Housing has dominated every big policy decision in San Jose this past year, as the city faces a growing housing and homelessness crisis. Slowly, the city is inching its way closer to meeting Mayor Sam Liccardo’s goal of producing at least 25,000 new housing units — 10,000 of them affordable — by 2022.
While city leaders say progress is being made, the city is still falling behind on reaching that goal by a long shot, as several challenges have stalled production. In 2019, only 4,392 residential units were either approved or under construction, 1,836 of which are under construction. In terms of meeting the mayor’s affordable housing goals, only 245 out of those 10,000 units have actually been built, while 1,640 are in the pipeline.
But there is some good news.
The city, along with developers, nonprofit partners and tech companies such as Google and Apple, invested millions in beefing up San Jose’s housing stock this past year. Finally, frustrated city leaders are starting to see more shovels in the ground, while many of those anticipated projects — including the city’s first permanent supportive housing project — opened in 2019.
Here are some of the city’s most highly-anticipated housing development discussions and decisions of 2019 — including several affordable housing complexes that opened their doors.
Second Street Studios
Downtown San Jose’s first long-term affordable housing development finally opened its doors in May, after a series of challenges halted the project’s opening for months. Prolonged delays cost Santa Clara County nearly $1.15 million in motel costs for the residents set to move in after weather challenges stalled development. Despite the hurdles, the first-of-its kind project in the downtown core — meant to address the growing homelessness crisis — now houses 134 individuals, considered some of the most vulnerable, chronically homeless and disabled residents in the county. The project’s opening has changed formerly homeless individuals’ lives, many of whom can now feel safe and secure in a new home.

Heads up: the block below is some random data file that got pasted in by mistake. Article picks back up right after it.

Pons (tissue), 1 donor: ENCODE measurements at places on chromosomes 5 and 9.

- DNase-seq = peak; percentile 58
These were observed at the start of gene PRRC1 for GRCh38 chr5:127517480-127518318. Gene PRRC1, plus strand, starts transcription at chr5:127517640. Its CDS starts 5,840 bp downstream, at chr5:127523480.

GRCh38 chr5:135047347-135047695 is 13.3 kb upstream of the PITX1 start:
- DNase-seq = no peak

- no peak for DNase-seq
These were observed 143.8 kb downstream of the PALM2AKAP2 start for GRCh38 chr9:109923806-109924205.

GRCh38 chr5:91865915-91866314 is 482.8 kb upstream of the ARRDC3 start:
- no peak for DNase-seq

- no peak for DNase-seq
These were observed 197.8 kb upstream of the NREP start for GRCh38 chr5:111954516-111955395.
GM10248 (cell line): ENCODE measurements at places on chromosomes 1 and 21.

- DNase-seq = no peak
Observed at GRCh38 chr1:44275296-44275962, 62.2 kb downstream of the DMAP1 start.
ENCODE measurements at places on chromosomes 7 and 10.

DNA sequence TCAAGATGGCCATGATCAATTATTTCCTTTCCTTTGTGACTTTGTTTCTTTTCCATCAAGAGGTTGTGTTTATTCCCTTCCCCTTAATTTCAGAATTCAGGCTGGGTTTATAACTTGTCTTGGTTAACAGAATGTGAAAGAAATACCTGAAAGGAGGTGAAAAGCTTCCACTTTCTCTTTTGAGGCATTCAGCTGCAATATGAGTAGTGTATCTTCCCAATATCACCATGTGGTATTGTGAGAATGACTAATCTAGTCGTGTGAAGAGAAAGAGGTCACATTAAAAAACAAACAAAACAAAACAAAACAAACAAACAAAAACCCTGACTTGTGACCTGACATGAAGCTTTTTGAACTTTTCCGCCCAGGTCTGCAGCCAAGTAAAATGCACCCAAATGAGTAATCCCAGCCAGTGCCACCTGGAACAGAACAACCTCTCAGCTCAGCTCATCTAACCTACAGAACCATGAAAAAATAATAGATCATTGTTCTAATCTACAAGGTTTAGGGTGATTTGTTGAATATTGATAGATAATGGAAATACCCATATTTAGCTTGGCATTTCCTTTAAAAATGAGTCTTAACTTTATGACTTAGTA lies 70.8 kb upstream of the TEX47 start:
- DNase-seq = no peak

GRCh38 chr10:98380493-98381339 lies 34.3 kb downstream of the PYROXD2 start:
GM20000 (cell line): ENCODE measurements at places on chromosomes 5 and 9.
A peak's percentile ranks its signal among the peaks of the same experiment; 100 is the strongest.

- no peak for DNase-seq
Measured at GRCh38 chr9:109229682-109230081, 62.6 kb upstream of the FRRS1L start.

A group of those formerly residents now pen a monthly San José Spotlight column about their experiences called “In Your Backyard.”
“Moving in was as happy a time as I can remember after what seemed like a lifetime of struggle and pain,” wrote resident Cecilia Martin in a recent column. “Almost four months later, every day I think about how much this has changed my life and feel thankful.”
The 5-story, 100,000-square-foot housing complex also provides case managers, medical and mental health professionals and a “wellness” peer who was formerly homeless to each resident, according to Abode Services, the project’s service provider.
Villas on the Park
Earlier this month, the city opened the doors to a 6-story building with 83 units entirely dedicated to housing formerly homeless residents in the heart of downtown. Located at 280 N. Second St. near St. James Park, Villas on the Park cost $37 million, primarily funded through revenue from Measure A, a $950 million affordable housing bond approved by voters in 2016.
The highly-anticipated project took four years to complete, and through several private-sector partners, the project’s developers furnished and stocked each unit with basic essentials such as pots, pans, sheets, pillows, shower curtains and towels. The apartment complex is one of the first to permanently house the region’s homeless population, giving a second chance to those who braved living on the city’s streets.
“This place is a lot of relief,” Jimmy Hendrix, the first resident to move in, told San José Spotlight. “It’s easier to take care of yourself when you’re inside.”
Santa Clara University Teacher Housing
Against all odds, the San Jose City Council in a 9-1-1 vote in May approved moving forward with a plan to house teachers on a plot of industrial land.
The proposed project includes 295 units of below-market-rate homes, for teachers at Santa Clara University and aims to retain quality faculty and staff in a region where rapidly increasing housing prices have displaced and pushed them out. Despite opposition from city planners, citing a conflict with the General Plan’s goals of rezoning land meant for jobs to non-industrial uses, many city leaders said the proposed project is a step in the right direction to solving the region’s affordability crisis.
The site, located at 1202 and 1205 Campbell Ave., will be rezoned to transit residential use in order for Santa Clara University to continue with the project.
Earlier this year, tech giant Google unveiled a massive plan to bring 5,000 new homes, 6.5 million square feet of office space and 500,000 square feet of retail, hotel, community and other “active uses” to the west side of downtown. The massive 80 acre mixed-use development will transform San Jose’s downtown, bringing a vibrant new community reflecting the beating heart of Silicon Valley’s tech industry.
The plot of land, located west of Highway 87 near a busy transit hub will revitalize the core of the city, attracting new growth, stimulating the city’s economy through the production of nearly 25,000 new jobs and creating a bustling transit hub next to Diridon Station and BART’s newest San Jose extension.
The proposal also includes a whopping 15 acres of public amenities, such as large plazas, parks and plenty of natural, green space. While construction on the ambitious project may take more than a decade to complete, eager city leaders are expected to approve the project by the end of next year.